Tooele Transcript Bulletin – News in Tooele, Utah

January 19, 2021
2021 Legislature begins

The Utah State Legislature opened their 2021 general session at 10 a.m. today.

Legislative leaders and local representatives discuss their priorities and expectations for the 2021 session.

House Speaker Brad Wilson, R-Kaysville, outlined the House Republican caucus’ priorities for the 2021 session during a Zoom conference with media representatives on Friday.

Wilson’s priorities included broadening the state’s economic success; investment in infrastructure including roads, rail, water, technology and recreation; extending health opportunities — including mental health, education, and housing opportunities; and balancing the state’s emergency powers to be prepared for long term emergencies.

In his opening remarks on Tuesday morning, Senate President Stuart Adams, R-Layton, mentioned reinvigorating mental health efforts; transportation infrastructure including roads, rail, fiber optics and water; improving trails and parks; education funding; economic development including rural economic development and family-sustaining jobs as priorities of the Senate in 2021.

Heading into the session, revenue projections for the state show an expected surplus in revenues.

Despite the COVID-19 pandemic, Utah’s economy is still going strong. Unemployment is lower than other states and efforts to keep businesses and the economy open, while protecting the health of the people, have paid off for Utah, according to Adams.

Legislative leadership,along with our local representatives, are supporting the governor’s budget proposal calling for returning $80 million  of tax dollars to taxpayers.

Transportation infrastructure, especially roads to help the people of Tooele County move around, are at the top of Reps. Doug Sagers, R-Tooele, and Merrill Nelson, R-Granstville, list for the 2021 session.

According to Sagers, while the Utah Department of Transportation will finish up the first phase of the Midvalley HIghway in 2021, the plans for the second leg — from state Route 138 to state Route 112, is well underway.

Local government leaders have agreed on a route and funding is in place for the environmental impact statement, according to Sagers.

The extension of the MIdvalley HIghway will open up areas along the route for industry. Sagers said he is working on legislation to include Tooele County as a satellite of the inland port.

“This will open the way for warehouse and industrial jobs in the mid valley area and reduce the need for our residents to commute into Salt Lake County,” Sagers said.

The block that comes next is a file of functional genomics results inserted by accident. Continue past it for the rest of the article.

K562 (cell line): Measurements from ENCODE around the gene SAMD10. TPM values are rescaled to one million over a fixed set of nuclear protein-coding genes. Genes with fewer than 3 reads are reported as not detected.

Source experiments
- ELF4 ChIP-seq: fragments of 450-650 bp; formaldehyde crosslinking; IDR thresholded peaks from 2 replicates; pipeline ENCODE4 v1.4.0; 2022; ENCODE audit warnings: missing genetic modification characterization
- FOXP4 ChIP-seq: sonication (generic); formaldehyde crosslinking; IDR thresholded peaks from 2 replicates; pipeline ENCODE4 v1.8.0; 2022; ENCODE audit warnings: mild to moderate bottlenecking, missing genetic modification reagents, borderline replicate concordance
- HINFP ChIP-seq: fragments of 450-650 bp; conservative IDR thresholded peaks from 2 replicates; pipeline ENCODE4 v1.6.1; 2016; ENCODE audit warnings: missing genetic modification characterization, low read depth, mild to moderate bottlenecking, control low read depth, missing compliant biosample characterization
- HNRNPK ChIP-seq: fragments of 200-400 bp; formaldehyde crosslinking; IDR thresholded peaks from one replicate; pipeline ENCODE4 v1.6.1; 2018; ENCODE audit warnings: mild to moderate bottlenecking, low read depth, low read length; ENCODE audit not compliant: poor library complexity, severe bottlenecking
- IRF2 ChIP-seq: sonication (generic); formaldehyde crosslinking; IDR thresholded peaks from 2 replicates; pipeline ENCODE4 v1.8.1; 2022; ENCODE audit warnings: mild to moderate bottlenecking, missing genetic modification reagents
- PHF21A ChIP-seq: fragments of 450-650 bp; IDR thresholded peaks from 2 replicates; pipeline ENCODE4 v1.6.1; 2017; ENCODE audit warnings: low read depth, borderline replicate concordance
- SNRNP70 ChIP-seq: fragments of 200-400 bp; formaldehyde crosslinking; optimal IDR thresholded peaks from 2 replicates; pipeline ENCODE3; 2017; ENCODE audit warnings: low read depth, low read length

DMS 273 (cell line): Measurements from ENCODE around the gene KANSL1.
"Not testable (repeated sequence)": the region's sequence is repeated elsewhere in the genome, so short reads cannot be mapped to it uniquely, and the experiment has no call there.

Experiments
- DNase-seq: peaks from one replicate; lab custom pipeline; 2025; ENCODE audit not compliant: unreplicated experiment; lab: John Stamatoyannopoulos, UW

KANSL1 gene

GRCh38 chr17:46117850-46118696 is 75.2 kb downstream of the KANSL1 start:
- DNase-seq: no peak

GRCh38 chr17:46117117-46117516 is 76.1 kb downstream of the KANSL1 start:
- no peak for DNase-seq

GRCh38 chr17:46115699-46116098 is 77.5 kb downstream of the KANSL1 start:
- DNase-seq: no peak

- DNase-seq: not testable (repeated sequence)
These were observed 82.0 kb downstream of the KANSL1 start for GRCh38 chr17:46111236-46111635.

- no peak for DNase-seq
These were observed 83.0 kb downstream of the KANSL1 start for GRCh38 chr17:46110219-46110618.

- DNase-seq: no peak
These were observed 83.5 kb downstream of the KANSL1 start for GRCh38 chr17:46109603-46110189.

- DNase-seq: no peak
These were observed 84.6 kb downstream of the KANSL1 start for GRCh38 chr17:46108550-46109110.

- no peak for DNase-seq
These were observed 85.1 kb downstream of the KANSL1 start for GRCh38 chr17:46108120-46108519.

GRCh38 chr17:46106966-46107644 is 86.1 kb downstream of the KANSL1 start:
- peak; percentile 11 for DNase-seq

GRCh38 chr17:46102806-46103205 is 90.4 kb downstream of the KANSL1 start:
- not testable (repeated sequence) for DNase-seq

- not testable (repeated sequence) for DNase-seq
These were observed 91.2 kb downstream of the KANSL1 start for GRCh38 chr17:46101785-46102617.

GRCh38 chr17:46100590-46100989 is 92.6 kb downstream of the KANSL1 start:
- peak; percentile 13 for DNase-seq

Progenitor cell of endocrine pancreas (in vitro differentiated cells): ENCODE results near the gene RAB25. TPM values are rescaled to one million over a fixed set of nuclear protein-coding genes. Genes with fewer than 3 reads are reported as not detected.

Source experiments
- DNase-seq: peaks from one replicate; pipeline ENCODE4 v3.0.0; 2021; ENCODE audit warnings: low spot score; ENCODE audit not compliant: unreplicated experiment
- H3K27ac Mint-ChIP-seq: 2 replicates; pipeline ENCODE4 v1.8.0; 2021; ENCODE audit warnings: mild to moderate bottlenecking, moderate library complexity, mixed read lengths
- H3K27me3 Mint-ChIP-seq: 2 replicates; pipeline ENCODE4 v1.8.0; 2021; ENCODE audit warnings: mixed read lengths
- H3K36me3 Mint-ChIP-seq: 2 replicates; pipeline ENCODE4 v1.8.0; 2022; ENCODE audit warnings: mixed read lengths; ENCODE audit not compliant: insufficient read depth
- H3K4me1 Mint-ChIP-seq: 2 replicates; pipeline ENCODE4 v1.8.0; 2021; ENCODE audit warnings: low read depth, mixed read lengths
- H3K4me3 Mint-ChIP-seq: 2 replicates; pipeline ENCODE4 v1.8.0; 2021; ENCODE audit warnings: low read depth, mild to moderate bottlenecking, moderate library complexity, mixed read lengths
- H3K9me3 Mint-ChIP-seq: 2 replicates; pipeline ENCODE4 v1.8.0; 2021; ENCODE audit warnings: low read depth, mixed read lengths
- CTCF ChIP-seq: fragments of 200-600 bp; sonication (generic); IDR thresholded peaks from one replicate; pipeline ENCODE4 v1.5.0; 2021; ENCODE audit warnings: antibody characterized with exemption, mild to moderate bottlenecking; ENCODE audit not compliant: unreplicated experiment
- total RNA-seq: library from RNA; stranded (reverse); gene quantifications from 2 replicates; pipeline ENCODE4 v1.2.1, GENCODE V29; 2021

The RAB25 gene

Sagers also noted that a $6.5 million budget allocation for expansion of Tooele Technology College that was sidelined last year due to COVID-19 has been restored in the 2021 proposed budget.

Education is a priority, with both Sagers and Nelson pointing out the teacher bonus, funding of enrollment increase, and funding of an increase in the state’s per pupil funding to local school districts.

Sagers is sponsoring legislation providing incentives for hydrogen fuel and energy production. He also said that he is working with Grantsville City on legislation regarding annexation issues.

Nelson has two bills drafted and ready to be introduced.

One bill will require the medical examiner to investigate all deaths resulting from law enforcement action.

This bill is a part of the social justice and law enforcement reform bills that will be part of the 2021 session, according to Nelson.

The other bill clarifies that a rezone of a parcel or multiple parcels of property is included in the definition of a land use law in reference to determining the number of signatures required for a referendum petition and determining when an election on a referendum can be held.

Nelson was recently appointed chairman of the House Health and Human Services. Legislation involving COVID-19 response, Medicaid, mental health reform, and homeless issues pass through the HHS committee.

The state Capitol building is currently closed to the public due to safety concerns. Legislators hope to have the building reopened, but with COVID-19 health guidelines in effect. In the meantime, during the closure and throughout the session, the public can view, participate in and testify in public hearings at

The 45 day general session will end on March 5.


Tim Gillie

Editor at Tooele Transcript Bulletin
Tim has been writing for the Transcript Bulletin since October 2017. In February 2019 he was named as editor. In addition to being editor, Tim continues to write about Tooele County government, education, business, real estate, housing, politics and the state Legislature.A native of Washington state and a graduate of Central Washington University, Tim became a journalist after a 20 year career with the Boy Scouts of America.

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